The U.S. government will not categorically declassify the number of weapons in the U.S. nuclear arsenal once and for all, but it will consider declassification of the size of the prior year’s arsenal on a case by case basis, the Department of Energy said last week.
In May 2010, the Obama Administration declassified the fact that there were 5,113 warheads in the U.S. arsenal as of September 2009. It was the first time in the nuclear age that the current size of the U.S. arsenal (or any nation’s arsenal) was officially disclosed.
Last year, the numbers were updated through September 2013, when there were a reported 4,804 warheads.
Why not make such disclosures routinely and as a matter of course? Last May, the Federation of American Scientists presented a proposal to that effect to the joint DOE/DOD Formerly Restricted Data (FRD) Declassification Working Group (DWG). Officials rejected the idea.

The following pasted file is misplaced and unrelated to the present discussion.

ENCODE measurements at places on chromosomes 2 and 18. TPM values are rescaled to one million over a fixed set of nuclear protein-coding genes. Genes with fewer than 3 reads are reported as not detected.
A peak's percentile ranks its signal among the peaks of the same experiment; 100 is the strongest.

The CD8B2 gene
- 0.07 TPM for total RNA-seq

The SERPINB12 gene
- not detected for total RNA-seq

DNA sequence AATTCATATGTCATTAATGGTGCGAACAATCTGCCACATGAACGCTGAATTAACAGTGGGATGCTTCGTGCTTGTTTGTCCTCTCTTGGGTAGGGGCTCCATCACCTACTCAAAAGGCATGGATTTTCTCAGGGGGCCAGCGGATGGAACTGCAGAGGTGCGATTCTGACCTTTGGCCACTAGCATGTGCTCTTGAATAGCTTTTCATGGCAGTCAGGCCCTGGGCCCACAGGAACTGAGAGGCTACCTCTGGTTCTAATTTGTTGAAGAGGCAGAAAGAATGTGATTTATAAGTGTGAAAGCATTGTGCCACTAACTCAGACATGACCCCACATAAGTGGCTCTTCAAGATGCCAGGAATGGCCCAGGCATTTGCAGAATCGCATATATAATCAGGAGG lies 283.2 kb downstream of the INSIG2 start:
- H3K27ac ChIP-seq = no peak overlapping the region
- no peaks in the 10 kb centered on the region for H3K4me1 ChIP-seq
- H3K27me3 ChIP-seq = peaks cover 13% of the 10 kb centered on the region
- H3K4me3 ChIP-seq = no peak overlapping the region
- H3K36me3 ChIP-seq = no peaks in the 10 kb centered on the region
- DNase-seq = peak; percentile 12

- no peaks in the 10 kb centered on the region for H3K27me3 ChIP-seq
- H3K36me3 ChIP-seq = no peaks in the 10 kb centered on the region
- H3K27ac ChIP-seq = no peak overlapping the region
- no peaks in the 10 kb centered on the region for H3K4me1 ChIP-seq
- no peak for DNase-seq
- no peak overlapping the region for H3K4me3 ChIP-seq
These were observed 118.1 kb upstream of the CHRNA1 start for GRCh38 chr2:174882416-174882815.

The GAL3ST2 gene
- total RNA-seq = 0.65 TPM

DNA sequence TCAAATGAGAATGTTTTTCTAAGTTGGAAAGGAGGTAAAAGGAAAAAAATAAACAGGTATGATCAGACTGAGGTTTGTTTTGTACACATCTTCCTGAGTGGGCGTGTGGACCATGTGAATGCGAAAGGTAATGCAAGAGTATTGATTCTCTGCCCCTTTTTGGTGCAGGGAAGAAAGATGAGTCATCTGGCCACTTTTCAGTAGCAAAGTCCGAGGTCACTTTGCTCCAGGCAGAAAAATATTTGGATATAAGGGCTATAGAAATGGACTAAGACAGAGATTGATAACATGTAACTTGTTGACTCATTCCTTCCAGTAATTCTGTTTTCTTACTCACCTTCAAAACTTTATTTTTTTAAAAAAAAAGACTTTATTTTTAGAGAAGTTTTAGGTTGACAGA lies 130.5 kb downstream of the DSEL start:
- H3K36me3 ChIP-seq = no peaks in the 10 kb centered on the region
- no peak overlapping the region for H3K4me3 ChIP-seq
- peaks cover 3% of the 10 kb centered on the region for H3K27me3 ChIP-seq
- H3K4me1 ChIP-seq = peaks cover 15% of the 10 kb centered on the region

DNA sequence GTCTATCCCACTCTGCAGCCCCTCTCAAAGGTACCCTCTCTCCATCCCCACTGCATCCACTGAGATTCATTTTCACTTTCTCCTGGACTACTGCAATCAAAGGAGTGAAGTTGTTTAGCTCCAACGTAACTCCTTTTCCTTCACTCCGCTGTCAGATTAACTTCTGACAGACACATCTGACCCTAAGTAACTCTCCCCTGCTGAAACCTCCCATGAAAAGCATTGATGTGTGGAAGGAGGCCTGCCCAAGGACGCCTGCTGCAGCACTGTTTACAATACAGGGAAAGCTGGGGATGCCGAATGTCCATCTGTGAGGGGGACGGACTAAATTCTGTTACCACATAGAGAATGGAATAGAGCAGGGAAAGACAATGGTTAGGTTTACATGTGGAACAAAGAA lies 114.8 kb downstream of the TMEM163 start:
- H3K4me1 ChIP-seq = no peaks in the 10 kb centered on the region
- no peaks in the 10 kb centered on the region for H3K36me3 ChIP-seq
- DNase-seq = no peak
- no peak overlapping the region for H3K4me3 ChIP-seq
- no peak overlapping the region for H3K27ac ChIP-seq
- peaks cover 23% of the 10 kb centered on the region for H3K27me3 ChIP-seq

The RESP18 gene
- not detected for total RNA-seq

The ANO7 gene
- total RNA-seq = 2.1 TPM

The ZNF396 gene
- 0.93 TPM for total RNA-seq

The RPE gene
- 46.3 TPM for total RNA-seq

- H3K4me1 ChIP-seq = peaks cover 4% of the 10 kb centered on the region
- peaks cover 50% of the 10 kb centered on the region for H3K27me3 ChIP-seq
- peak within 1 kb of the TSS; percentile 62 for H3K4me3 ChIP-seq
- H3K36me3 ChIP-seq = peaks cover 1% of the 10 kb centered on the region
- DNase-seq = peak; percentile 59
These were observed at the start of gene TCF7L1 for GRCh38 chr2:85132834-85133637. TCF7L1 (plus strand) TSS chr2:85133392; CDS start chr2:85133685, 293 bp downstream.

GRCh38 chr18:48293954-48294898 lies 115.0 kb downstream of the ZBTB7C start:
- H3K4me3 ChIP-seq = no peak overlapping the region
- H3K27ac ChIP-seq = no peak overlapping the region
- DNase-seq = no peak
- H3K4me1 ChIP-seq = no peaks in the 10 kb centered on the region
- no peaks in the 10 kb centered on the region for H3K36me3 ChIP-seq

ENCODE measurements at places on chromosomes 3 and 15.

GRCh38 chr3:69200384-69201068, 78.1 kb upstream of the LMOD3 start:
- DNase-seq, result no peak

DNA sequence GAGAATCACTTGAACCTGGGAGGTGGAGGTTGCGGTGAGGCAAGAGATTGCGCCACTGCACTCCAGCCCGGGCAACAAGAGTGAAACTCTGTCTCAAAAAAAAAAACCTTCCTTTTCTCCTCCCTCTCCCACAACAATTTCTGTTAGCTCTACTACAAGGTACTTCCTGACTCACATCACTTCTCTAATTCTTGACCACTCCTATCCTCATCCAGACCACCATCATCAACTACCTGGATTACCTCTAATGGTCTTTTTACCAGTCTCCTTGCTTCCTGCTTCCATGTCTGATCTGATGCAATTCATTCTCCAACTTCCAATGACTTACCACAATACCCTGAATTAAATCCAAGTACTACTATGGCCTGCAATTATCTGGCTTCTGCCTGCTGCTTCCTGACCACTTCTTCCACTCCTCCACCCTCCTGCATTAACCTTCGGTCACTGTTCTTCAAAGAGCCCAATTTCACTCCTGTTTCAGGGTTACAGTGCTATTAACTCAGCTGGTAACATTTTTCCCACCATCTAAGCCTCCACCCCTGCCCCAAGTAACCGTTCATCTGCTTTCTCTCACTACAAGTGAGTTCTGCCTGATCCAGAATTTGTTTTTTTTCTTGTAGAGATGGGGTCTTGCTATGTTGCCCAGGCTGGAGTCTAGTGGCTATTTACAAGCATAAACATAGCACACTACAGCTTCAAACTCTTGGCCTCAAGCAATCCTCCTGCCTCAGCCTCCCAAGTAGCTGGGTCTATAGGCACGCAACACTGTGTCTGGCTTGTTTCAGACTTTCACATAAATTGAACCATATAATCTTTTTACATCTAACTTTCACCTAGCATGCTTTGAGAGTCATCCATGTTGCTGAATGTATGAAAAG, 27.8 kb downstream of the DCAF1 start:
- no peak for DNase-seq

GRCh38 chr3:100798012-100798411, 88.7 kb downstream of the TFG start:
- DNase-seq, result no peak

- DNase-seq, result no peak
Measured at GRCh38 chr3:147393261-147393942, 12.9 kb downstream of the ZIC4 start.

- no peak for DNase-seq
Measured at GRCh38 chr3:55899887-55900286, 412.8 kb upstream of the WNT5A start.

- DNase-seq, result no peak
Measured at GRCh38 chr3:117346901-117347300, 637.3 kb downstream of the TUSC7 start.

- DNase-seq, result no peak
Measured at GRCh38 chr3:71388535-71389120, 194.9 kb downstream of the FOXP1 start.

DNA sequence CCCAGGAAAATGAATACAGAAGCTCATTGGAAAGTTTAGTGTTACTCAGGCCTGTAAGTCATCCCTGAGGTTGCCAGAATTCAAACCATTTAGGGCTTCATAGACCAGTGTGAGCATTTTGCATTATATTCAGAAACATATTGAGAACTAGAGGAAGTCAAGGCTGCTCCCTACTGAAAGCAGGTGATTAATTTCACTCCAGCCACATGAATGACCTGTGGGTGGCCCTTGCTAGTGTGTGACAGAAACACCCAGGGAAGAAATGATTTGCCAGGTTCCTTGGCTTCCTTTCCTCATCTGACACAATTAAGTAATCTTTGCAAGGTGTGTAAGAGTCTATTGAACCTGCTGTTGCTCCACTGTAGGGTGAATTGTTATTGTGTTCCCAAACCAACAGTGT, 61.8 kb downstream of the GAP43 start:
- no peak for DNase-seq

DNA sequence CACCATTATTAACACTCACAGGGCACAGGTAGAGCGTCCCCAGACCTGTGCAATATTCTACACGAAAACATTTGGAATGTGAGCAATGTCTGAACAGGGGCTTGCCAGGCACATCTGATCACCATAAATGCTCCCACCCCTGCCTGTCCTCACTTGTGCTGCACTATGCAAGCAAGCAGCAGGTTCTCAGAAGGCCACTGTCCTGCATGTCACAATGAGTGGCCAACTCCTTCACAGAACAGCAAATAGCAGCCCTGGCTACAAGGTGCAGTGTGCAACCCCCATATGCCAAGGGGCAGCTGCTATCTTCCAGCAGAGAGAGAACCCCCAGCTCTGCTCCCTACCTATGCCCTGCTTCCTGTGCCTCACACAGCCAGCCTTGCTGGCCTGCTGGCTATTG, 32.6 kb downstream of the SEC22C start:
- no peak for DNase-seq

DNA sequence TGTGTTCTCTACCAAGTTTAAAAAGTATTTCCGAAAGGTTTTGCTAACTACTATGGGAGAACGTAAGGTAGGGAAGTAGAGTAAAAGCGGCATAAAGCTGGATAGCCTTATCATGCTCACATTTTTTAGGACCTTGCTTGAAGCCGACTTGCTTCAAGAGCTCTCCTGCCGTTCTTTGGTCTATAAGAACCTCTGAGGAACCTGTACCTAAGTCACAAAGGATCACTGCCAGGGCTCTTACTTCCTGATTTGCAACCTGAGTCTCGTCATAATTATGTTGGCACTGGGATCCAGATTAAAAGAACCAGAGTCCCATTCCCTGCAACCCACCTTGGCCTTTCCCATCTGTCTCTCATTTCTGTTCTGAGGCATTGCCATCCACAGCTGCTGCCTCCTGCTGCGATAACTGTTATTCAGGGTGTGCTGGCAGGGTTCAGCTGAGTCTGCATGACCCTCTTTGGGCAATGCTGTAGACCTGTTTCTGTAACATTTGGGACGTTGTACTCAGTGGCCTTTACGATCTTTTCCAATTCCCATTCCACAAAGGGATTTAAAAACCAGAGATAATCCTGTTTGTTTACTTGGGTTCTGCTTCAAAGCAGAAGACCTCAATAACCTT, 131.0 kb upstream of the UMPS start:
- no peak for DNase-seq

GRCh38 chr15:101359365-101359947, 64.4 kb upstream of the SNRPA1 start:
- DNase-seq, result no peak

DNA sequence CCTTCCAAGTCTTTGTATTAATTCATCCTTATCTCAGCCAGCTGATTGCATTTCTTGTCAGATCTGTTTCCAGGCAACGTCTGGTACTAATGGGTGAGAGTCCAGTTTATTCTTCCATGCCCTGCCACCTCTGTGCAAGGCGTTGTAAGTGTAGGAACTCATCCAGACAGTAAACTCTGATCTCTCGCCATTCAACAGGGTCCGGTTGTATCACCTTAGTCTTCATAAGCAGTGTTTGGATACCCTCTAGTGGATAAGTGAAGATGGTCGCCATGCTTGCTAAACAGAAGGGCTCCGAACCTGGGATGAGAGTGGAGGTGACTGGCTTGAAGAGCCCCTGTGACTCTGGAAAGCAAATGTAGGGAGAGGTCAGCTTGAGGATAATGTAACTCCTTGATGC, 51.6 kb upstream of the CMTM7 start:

“The FRD DWG has determined that it cannot agree to your request at this time,” wrote Andrew P. Weston-Dawkes, the Director of the DOE Office of Classification in a December 30, 2014 letter.
Instead, “any public request for stockpile and dismantlement numbers beyond September 30, 2013, should be made as a separate declassification request for the prior fiscal year,” he wrote. “Public requests for this information will not be considered for future out-years.”
Accordingly, we submitted a request this week for declassification of the stockpile and dismantlement figures as of the end of fiscal year 2014 (i.e., September 30, 2014). . . .
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